The Republican Party's communications director is explaining the abortion ban in his party's platform by saying it doesn't include an exception for rape -- but it also doesn't NOT include an exception. RNC communication director Sean Spicer
August 23, 2012

The Republican Party's communications director is explaining the abortion ban in his party's platform by saying it doesn't include an exception for rape -- but it also doesn't NOT include an exception.

RNC communication director Sean Spicer worked hard not to pinned down on Thursday as he found himself in the uncomfortable spot on of being grilled by CNN's Soledad O'Brien because his party's official platform had called to make abortion illegal, even in cases of rape.

Following outrage over anti-abortion Rep. Todd Akin's (R-MO) assertion this week that victims of "legitimate rape" could not get pregnant, the Republican National Committee drafted an official platform that called for “a human life amendment” to the Constitution that would not allow abortion even in cases of rape, incest or life of the mother.

“Faithful to the ‘self-evident’ truths enshrined in the Declaration of Independence, we assert the sanctity of human life and affirm that the unborn child has a fundamental individual right to life which cannot be infringed,” the draft said. “We support a human life amendment to the Constitution and endorse legislation to make clear that the Fourteenth Amendment’s protections apply to unborn children.”

Although presumptive Republican presidential nominee Mitt Romney has repeatedly said that he backs a “personhood amendment” to define a fertilize egg as a person and ban abortion in all circumstances, he responded to fallout from Akin's remarks by saying he “would not oppose” an exception for rape.

Republican vice presidential candidate Paul Ryan, however, believes that abortion should be illegal in all cases, and has said that he is only comfortable with Romney's position because it is a "good step in the right direction."

Because Romney has embraced the doctor that authored Akin's "legitimate rape" theory and Ryan co-sponsored a bill with Akin that would have redefined rape as "forcible rape," Democrats have released an ad linking everything together as the "Romney-Ryan-Aiken Platform for Women."

During a Thursday interview, O'Brien pressed the RNC communications director about what Ryan meant when he said that Romney's anti-abortion commitment was "a good step in the right direction" even though it includes an exception for rape.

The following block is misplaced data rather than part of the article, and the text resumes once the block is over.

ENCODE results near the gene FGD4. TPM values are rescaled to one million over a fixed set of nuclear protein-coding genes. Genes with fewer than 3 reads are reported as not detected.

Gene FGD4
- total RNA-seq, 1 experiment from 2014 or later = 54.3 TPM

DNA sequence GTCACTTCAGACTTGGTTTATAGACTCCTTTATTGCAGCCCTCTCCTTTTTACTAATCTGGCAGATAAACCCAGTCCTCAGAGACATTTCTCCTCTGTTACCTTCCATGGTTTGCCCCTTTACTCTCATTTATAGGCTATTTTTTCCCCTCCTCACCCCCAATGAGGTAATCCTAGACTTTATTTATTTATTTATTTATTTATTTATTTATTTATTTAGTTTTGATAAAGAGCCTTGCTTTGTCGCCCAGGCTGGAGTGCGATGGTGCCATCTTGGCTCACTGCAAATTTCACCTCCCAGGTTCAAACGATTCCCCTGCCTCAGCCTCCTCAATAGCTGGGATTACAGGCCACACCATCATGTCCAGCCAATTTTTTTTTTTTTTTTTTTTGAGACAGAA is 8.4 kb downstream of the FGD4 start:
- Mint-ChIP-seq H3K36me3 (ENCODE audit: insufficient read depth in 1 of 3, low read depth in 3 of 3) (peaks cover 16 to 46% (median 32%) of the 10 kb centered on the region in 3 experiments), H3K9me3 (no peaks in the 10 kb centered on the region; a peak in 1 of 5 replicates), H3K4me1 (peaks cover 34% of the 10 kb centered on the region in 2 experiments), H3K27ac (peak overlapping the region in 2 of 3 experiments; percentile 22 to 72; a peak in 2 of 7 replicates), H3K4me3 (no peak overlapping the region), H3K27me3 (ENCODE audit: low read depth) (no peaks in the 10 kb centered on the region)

"The Republican Party is a pro-life party," Spicer explained. "Our platform is just a simple set of principles which say -- the problem with the ad that you played is the Democrats are trying to take a simple set of principles, which is the Republican Party's pro-life. There is no additional language, so to talk about exceptions or whatever is not found in the platform."

"That platform is more specific than you're making it sound," O'Brien observed.

"No, it's not," Spicer shot back.

"It is, though, really," O'Brien replied, pointing out that Republicans had proposed HR-212, a bill which states that "human life shall be deemed to begin with fertilization."

"It's the same language that we've had in there since 1984, no difference," Spicer said. "So somehow, again, this is news to anyone is amazing. And it states a general principle that we believe in the concept of life. Then within that, there are different people within our party say, 'Well, okay, I support that, but I believe there should be an exception for this or that.'"

"What Mitt Romney believes is that there should be an exception for rape, incest, and the life of the mother. Paul Ryan has said that he believes slightly that he is more -- or does not necessarily believe in all of those exceptions, but as the number two he is signing onto the number one's ticket," Spicer continued, spinning the fact the Ryan actually believes in no exceptions at all.

"So, to try to read into it and say this means this and -- as you just did -- attach a specific piece of legislation, is not what the platform says."

"We'll agree to disagree on that," O'Brien concluded.

(h/t: Talking Points Memo)

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